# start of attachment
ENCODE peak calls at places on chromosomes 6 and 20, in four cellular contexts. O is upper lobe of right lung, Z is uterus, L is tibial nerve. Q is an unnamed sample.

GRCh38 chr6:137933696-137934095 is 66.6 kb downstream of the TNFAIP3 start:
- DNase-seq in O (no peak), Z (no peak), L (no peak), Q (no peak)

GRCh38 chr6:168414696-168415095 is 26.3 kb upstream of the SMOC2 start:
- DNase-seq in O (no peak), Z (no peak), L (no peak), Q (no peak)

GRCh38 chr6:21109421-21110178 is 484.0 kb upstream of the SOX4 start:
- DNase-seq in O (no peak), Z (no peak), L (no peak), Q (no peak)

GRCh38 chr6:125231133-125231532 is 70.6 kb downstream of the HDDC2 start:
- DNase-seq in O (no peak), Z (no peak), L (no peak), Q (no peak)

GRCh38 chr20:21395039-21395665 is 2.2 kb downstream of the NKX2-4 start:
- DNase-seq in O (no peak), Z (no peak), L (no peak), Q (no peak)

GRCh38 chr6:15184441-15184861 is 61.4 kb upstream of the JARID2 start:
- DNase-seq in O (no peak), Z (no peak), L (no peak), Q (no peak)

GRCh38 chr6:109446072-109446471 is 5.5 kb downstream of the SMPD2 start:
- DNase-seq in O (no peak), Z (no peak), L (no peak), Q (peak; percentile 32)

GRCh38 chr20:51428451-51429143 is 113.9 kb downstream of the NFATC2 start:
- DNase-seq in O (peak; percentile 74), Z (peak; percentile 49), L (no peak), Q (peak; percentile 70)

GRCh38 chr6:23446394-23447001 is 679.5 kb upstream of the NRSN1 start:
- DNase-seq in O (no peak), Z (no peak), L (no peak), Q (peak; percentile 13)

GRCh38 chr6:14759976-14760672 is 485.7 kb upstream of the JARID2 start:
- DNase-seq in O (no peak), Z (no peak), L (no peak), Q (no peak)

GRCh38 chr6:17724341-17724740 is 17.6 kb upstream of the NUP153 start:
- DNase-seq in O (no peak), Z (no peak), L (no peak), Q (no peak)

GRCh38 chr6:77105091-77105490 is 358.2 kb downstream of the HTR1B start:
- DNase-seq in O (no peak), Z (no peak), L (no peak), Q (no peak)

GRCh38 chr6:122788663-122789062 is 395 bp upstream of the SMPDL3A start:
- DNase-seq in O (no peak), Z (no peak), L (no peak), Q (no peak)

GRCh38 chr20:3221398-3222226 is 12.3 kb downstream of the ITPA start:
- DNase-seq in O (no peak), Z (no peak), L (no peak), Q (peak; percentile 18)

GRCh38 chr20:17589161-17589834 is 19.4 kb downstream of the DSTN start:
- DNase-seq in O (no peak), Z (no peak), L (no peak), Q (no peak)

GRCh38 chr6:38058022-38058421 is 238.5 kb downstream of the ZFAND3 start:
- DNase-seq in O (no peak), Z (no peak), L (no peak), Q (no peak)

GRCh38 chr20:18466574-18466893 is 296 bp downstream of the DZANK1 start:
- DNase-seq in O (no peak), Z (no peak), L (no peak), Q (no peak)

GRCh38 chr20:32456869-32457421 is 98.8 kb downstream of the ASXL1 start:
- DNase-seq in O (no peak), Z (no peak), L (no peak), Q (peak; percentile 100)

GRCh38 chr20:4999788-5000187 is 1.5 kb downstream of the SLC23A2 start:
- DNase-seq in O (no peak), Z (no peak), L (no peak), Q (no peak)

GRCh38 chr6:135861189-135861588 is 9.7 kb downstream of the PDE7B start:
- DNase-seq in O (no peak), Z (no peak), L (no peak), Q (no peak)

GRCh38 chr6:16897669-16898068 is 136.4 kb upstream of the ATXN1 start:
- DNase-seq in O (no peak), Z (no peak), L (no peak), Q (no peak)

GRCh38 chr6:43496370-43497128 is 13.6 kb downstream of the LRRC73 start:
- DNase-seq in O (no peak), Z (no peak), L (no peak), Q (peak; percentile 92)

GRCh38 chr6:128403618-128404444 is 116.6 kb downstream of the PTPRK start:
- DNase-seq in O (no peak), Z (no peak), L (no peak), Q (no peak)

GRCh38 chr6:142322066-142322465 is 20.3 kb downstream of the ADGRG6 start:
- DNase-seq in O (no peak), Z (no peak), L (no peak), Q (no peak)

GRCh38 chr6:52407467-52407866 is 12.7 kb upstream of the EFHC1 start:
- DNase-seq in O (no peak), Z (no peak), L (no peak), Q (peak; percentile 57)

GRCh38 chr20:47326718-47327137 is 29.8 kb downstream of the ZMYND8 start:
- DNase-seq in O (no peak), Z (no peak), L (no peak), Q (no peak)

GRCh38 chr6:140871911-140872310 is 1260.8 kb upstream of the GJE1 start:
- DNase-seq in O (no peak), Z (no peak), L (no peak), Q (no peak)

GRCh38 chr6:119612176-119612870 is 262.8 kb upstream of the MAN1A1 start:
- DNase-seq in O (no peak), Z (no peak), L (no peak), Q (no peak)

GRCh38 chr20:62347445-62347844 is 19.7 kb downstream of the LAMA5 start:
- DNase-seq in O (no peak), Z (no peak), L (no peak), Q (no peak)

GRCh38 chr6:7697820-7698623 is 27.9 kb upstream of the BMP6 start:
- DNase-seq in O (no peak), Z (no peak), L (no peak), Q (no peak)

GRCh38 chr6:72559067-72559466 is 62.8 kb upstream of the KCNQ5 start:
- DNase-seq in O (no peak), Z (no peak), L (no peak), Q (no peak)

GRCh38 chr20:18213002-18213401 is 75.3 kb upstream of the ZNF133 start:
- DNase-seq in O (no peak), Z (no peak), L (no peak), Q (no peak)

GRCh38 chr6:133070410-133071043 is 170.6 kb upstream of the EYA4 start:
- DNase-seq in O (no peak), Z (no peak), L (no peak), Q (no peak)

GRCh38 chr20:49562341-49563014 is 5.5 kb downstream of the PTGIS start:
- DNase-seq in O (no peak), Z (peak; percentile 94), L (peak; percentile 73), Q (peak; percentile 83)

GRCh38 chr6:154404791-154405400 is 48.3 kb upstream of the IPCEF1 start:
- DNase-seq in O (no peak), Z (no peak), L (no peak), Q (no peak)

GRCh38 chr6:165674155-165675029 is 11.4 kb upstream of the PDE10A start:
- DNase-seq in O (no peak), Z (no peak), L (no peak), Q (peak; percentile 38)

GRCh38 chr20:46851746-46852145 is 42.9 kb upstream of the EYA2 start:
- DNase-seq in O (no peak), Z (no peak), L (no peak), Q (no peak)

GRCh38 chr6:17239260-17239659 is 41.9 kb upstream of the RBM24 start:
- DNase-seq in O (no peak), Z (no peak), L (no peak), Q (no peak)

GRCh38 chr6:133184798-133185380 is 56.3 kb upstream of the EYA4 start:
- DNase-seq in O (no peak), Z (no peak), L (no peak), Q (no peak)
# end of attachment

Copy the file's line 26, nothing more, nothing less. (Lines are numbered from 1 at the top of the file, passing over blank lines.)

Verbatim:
GRCh38 chr6:122788663-122789062 is 395 bp upstream of the SMPDL3A start: